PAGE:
Killing in Ukraine had been escalated by HSSPF Jeckeln using his forces. He had reported a total of 1,658 Jews shot by August 1st. This was followed by a killing at Bila Tserkva that was requested by Field Commander Oberst, Josef Riedl, and authorized by his superior, Sixth Army general Walter von Reichenau. Ninety Jewish children had been left over in an abandoned school-type building at the edge of town after the adults had been killed. Despite objections from the local chaplains, Riedl insisted that "this brood must be exterminated [diese Brut müsse ausgerottet werden]." In August, 23,600 Jews, many of whom had been expelled from Hungary, were killed at Kamenets-Podolsk. Their fate was sealed in a meeting headed by the Quartermaster-General Wagner and the Chief of Military Administration, Schmidt von Altenstadt and their killing was reported by Jeckeln to Himmler.In August as a whole, forces under Jeckeln shot 44,125 persons.. In September, the liquidation of "around 35,000" Jews at Babi Yar, Kiev, was carried out whilst in Zhitomir, 3,145 Jews were "registered and executed."Some individual units of Einsatzgruppe C amassed large killing numbers. Einsatzkommando 5 had killed 15,110 by October 20 whilst Sonderkommando 4a killed 15,000 by September 25. From the beginning of the occupation, the shootings caused psychological distress to some of the officers who carried them out, as documented by Major Roesler and by deserters arriving in Switzerland.
Einsatzgruppe B began an escalation when Daluege met Bach-Zelewki in the city on August 29, a few days after 615 Jews had been shot in a civilian prisoner camp. On August 31, 700 Jews were arrested, of which 64 were women, and then on the following day, these were included in a total of 914 Jews who were shot.  Three days later, it was reported that 214 Jews had been shot in Minsk by EK 8 in a "Sonderaktion", whilst 74 Jews had been shot in Nevel by SK 7a, 115 persons in Slutsk, 149 persons in Janovichi, 46 Jews in Smolensk (of which 38 were intellectuals), 397 Jews in Vitebsk by EK 9, and a further 733 persons in the Minsk civilian prisoner camp.  On September 23, Einsatzgruppe B reported the "special treatment" (Sonderbehandlung) of 27 persons in Klimov and 1,025 Jews in Janovichi, whilst a further 2,278 Jews had been shot in Minsk, 50 in Ivinits, 176 in Borisov, 920 in Lahoysk, 640 in Nevel, 407 persons in Bobruisk and a further 377 men in Minsk, the latter described with the sentence, "All the executed persons were inferior elements whose presence here could not be tolerated.  The most documented killings in October were in the large urban centres such as Mogilev, Vitebsk, Borisov, Bobruisk and Smolensk. Mogilev was subjected to two massive actions. The first was reported by Police Battalion 322 on October 3 and consisted of the killing of 2,208 Jews. The second was "3,726 Jews of both sexes and all ages" reported on October 19.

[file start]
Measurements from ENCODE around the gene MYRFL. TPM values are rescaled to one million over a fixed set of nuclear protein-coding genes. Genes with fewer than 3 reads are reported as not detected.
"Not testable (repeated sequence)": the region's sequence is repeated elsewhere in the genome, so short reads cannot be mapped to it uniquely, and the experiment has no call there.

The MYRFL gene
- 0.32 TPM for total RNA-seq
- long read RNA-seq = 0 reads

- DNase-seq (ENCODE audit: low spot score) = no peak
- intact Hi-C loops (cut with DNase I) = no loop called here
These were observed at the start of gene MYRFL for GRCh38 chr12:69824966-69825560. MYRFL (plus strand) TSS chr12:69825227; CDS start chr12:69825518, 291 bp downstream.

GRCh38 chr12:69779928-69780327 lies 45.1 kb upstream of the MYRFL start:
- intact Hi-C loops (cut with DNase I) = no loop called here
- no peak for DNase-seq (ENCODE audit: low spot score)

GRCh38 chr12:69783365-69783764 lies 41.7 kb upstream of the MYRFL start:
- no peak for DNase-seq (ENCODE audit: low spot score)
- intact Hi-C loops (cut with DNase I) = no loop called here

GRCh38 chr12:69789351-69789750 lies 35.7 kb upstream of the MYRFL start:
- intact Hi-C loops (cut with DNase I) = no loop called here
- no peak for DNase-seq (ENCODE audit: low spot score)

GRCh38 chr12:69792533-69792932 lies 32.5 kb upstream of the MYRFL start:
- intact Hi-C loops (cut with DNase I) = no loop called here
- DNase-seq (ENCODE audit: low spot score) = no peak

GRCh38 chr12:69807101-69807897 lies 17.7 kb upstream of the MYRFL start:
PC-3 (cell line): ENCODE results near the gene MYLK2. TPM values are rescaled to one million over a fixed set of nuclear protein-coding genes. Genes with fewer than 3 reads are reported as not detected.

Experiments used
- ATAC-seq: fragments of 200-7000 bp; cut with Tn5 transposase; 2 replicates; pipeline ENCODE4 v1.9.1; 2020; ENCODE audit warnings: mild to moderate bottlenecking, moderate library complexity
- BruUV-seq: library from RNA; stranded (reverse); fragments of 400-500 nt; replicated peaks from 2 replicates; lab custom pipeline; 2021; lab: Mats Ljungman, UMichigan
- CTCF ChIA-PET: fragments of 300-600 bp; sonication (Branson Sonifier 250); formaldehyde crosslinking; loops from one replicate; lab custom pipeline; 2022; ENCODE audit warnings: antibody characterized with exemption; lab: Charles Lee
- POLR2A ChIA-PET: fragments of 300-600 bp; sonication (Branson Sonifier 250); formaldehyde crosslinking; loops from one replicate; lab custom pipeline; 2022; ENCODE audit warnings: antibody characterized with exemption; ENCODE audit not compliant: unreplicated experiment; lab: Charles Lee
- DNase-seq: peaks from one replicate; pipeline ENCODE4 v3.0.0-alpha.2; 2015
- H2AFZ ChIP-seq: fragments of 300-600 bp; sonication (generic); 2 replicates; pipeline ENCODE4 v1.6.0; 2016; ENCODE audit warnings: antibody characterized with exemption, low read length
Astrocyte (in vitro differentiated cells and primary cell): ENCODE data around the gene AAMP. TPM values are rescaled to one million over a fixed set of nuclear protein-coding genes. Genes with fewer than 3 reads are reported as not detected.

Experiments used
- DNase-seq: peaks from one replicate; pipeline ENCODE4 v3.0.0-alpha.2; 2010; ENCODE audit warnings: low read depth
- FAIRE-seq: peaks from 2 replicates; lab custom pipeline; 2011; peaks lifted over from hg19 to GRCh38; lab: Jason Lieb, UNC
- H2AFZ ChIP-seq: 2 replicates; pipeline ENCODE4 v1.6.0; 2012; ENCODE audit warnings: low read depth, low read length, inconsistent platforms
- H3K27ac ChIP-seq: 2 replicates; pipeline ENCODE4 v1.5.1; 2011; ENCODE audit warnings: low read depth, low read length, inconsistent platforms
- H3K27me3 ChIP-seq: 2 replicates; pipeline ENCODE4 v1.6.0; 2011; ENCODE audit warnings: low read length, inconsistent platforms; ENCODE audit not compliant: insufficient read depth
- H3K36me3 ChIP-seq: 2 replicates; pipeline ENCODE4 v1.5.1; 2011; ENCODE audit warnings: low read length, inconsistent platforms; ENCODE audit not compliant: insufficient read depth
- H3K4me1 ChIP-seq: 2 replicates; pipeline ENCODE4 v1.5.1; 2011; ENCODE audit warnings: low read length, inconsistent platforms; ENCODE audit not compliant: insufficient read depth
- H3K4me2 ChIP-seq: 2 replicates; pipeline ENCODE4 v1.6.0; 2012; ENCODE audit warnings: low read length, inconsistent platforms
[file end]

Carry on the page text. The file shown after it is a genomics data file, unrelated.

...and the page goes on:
Extermination was also mandated by the assumption, expressed for example by von Bechtolsheim, that "without a single exception, Jews and partisans are an identical concept." This statement, with its use of ‘concept’, demonstrates that the Jew-partisan linkage was established in the minds of the Wehrmacht leaders before they invaded the USSR, but it was also intensified into more systematic killing actions as the war proceeded. Moreover, Bechtolsheim’s order that Jews had to “vanish from the countryside and the Gypsies too have to be exterminated” was issued before there was any partisan threat in Belorussia. Indeed, the fact that Gypsies also had to be exterminated shows that Bechtolsheim was using military prerogatives to carry out extermination of groups he defined by race. Bechtolsheim’s Befehl Nr. 24 put in writing what his forces had already been doing in conjunction with Reserve Battalion 11, sent from Lithuania, which killed 11,400 men, women and children in massacres that spanned Slutsk, Kletsk, Kliniki, Smilovichi, Kojdanov and the Minsk civilian prisoner camp. The civil administration expressed shock at these murders.